Federal Waivers Will Help Thousands in Illinois Who Were Told to Pay Back Excess Unemployment Benefits

Natalie Frank, Ph.D.

Many people in Illinois who were overpaid unemployment benefits through no fault of their own then told they’d have to pay it back will be able to receive a federal waiver.


Credit: Author

Thousands of unemployed people in Illinois were overpaid unemployment benefits and then told to pay the money back to the state, leading to a lot of panicked people. Now, finally, federal money will fix a mistake Illinois should not have made in the first place.

Over 40,000 gig workers or self-employed workers in Illinois who filed claims for Pandemic Unemployment Assistance received a questionnaire from the Illinois Department of Employment Security (IDES). IDES is calling this questionnaire the first step for claimants to take in order to request a waiver that might prevent them from being required to pay back overpayments that they weren’t aware they were getting.

People who have spoken out about the mistakes that were made at the state level have said that they assumed IDES had calculated the appropriate amount of assistance for them to receive. They didn’t feel that they should know how to determine how much unemployment was appropriate for them to get and so they never questioned the amount.

Those initially told they would have to pay the money back were extremely stressed since there was no official word or determination as to whether there was anything they could do about it. Many filed appeals but received no response and most hoped that the federal COVID-19 relief bill allowing states to waive PUA repayments in certain cases would allow for overpayments to be forgiven. However, waiving PUA overpayments was optional, and there was the fear that Illinois would decide not to do it.

Now, however, overpayment waivers, in cases where it was not the person’s fault they were overpaid benefits, have been made possible through federal relief.

IDES has issued this statement about the situation:

“IDES has begun to make determinations on PUA recovery of overpayment waivers, beginning the week of March 18. As of March 26, roughly 47,000 PUA claimants have requested a waiver of recovery of overpayment, and nearly 6,000 determinations have been made. The Department is making determinations on a case-by-case basis, as required by federal law. IDES is continuing to work to remove overpayments and issue refunds as appropriate to claimants who have been approved for an overpayment. Information will be provided to claimants who have requested a PUA overpayment waiver, and they should continue to monitor their claim for activity related to the overpayment waiver.”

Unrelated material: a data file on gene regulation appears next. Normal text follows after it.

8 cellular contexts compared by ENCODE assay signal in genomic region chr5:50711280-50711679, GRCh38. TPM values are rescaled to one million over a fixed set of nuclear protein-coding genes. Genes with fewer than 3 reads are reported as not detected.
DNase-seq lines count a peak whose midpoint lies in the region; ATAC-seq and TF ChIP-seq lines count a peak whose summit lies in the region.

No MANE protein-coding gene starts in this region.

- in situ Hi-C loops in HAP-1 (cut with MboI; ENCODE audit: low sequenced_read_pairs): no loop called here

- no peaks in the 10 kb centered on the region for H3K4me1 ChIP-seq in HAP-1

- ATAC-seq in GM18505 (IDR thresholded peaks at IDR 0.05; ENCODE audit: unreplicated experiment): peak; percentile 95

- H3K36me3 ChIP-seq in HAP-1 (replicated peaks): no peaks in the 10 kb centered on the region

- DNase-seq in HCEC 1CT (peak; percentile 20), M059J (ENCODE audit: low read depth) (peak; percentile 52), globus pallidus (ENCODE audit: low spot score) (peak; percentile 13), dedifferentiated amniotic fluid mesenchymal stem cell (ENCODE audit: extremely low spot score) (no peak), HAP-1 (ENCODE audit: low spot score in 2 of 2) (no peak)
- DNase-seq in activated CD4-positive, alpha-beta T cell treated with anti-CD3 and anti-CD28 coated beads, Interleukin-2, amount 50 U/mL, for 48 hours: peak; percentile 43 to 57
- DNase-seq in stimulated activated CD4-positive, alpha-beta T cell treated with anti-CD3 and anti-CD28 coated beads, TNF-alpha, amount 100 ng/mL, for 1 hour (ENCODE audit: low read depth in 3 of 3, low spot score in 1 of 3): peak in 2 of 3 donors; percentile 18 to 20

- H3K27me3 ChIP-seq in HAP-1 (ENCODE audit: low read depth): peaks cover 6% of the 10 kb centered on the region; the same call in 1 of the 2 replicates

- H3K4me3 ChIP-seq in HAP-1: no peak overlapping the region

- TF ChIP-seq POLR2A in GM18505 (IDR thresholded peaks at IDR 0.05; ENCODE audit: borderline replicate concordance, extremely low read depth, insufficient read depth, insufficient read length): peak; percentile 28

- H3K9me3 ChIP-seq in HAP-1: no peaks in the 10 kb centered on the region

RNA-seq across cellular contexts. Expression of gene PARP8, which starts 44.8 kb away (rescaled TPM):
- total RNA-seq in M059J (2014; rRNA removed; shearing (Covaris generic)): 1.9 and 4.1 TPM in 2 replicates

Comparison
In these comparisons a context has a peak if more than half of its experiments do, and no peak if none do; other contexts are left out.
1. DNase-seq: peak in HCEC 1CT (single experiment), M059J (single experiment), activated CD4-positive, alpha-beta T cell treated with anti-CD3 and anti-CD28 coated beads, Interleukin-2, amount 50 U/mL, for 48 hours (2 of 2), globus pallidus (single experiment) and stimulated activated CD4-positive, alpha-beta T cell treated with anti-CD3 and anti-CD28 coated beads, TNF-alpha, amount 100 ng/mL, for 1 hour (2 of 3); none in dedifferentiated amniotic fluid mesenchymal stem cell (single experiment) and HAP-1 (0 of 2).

According to IDES, so far about 6,000 letters have gone out saying that the recipients have been approved for the waiver. They have approximately 41,000 more people to get to as they make case by case decisions, which they say is a federal requirement.

Although Chicago residents who had been worried about being required to pay back money they didn’t have were relieved over the possibility of a waiver, at least one Illinois representative doesn’t think this action is good enough.

Illinois State Rep. Lindsey LaPointe (D-Chicago) has criticisms about how IDES is handling this situation. She believes that making claimants do paperwork, then wait possibly months, isn’t fair to the tens of thousands of people who have already been suffering over concern or real financial hardship caused by the mistakes. In particular, for those who had money taken from subsequent unemployment claims, had their unemployment cut off and/or had money confiscated from their tax returns, LaPointe feels the State should taking more responsibility for fixing the problem. At least for now, she says, it isn’t.


Ill State Rep. Lapointe says state should be proactive

“If IDES made a mistake, we should be remedying that as efficiently as we can,” LaPointe said.

LaPointe said the state could be reaching out directly to those they already know were overpaid, which LaPointe called the proactive option.

“IDES is putting a paperwork mechanism in place to start the process of a claimant requesting their overpayment to be waived,” LaPointe said. “That’s not necessary.”

The state does not yet have a total of how much they expect to pay back overall.

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Chicago, IL

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